10

Build 3 houses. It takes that long to learn enough to get it right. Live in each one for a while, so you can learn the consequences of your decisions. Really, there's a lot to learn in designing and building a house. Anyone can learn it, but it takes time. Start by learning conventional house construction. There's a lot of hard-learned wisdom encoded in ...


9

While such a project is technically possible, I have to wonder: why bother? There already exists a huge energy infrastructure, warehouses full of photovoltaic (PV) waiting to be bought, electricity transmission networks, mineral extraction and processing plants, and so on. Doing it all from scratch while ignoring available infrastructure looks like putting a ...


7

A few things to keep in mind. Food safety for unrefridgerated food is a very complex thing and the answer very much is "it depends." Factors include temperature, time in the so-called danger zone (40-140F), pH, other bacterial activity, salt content, and much, much more. In general a few guidelines: If your food stays between 32F and 40F you can treat it ...


7

Yes, there is one major project underway, called the the Sahara Solar Breeder. Wikipedia has a small page on it. There seems to be little information about the project since 2010, (perhaps because of the Japan tsunami?) but I did see a mention on their website of progress planned for 2013. There is also a summary of the project in New Scientist and Gizmag. ...


5

(This didn't fit in a comment.) 3 years to learn about earth houses, Japanese architecture and aquaculture? Well, you better get busy. If you are planning to help build it, you should do an apprenticeship with someone designing sustainable housing, permaculture or anything related. You can learn a lot in 3 years, but you can never learn enough. There are ...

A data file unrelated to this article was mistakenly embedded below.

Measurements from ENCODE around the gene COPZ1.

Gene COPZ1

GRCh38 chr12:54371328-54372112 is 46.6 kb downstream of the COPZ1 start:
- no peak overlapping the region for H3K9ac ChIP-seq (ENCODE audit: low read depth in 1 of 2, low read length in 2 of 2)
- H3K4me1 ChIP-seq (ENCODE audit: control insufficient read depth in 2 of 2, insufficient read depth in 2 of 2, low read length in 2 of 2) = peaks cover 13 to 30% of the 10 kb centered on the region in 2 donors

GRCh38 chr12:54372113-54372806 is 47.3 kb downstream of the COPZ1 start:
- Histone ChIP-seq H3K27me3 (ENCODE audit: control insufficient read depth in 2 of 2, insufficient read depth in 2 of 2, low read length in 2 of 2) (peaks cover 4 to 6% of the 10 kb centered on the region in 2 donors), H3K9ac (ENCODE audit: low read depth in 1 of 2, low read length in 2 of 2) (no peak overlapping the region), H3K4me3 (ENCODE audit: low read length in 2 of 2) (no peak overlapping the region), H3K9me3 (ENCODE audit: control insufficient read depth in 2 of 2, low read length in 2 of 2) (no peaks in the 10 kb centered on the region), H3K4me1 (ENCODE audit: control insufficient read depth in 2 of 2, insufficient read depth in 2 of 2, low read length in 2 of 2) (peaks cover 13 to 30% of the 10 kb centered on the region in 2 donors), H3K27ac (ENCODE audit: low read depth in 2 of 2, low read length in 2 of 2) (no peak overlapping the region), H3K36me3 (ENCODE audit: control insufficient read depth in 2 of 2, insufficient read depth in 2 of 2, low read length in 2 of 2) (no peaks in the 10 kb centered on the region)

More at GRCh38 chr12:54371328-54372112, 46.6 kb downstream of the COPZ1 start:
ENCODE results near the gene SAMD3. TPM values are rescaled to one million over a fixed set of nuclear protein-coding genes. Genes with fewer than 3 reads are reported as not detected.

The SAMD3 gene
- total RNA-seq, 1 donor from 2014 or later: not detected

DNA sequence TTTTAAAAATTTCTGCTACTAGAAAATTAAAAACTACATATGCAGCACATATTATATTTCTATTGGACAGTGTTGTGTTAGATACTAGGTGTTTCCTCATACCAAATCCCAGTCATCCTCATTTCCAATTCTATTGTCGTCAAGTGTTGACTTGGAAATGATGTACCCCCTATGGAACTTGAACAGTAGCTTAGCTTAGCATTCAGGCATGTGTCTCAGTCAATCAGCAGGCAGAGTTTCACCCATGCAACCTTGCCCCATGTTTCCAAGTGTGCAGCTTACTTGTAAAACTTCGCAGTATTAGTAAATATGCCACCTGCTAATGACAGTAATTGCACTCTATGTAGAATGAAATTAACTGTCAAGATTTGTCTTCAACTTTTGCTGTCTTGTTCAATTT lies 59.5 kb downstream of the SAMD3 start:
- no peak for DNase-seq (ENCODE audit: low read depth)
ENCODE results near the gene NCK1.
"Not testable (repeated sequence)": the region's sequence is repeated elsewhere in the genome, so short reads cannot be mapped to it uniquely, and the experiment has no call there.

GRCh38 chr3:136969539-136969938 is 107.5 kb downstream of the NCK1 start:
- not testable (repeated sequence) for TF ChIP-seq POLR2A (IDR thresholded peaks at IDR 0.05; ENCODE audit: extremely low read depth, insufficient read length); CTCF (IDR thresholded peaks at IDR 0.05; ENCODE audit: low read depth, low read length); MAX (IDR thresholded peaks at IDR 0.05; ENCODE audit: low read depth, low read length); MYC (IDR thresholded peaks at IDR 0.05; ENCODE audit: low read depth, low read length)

5

When you use a refrigerator, very nearly all the energy used by your refrigerator ends up as heat in your home. During winter, that means that the real cost of using your refrigerator is the difference between heating through electricity and heating through your normal heating system for that amount of energy. If you store food outside, you'll lose a lot ...


3

There is cookware that uses insulation for cooking, not quite in the way you envision, but close enough. I'm referring to a cooker Thermos Shuttle Chef, popular in Japan (as シャトルシェフ). It's an ordinary pot, but comes with a well-insulated case. You cook rice, for example, for 8 mins. (on an ordinary stove—no insulation, yet) and put the whole pot into the ...


3

Pretty much any and every energy system needs lots of storage - either real, or virtual in the form of demand-side response. The old energy system, the one we inherited, had absolutely vast amounts of energy storage built into it, in the form of oil, coal and gas storage. And that's the main reason there's no market for STES. But for about 40 years, we've ...


3

So are there such projects? No. Or, only just. So far. For good reason. They MAY come. but not soon, and not easily. BUT energy production as a whole is potentially moving towards the model suggested in the question. Whether it gets there depends on many factors ... As much as we all may like to see a numerous and increasing number of "breeder" projects ...


1

The normal no refrigeration ways work just as good in winter too. Can, salt, and dehydrate. I still dry garden veggies and can with a water bath just like grandma taught me 20 years ago.


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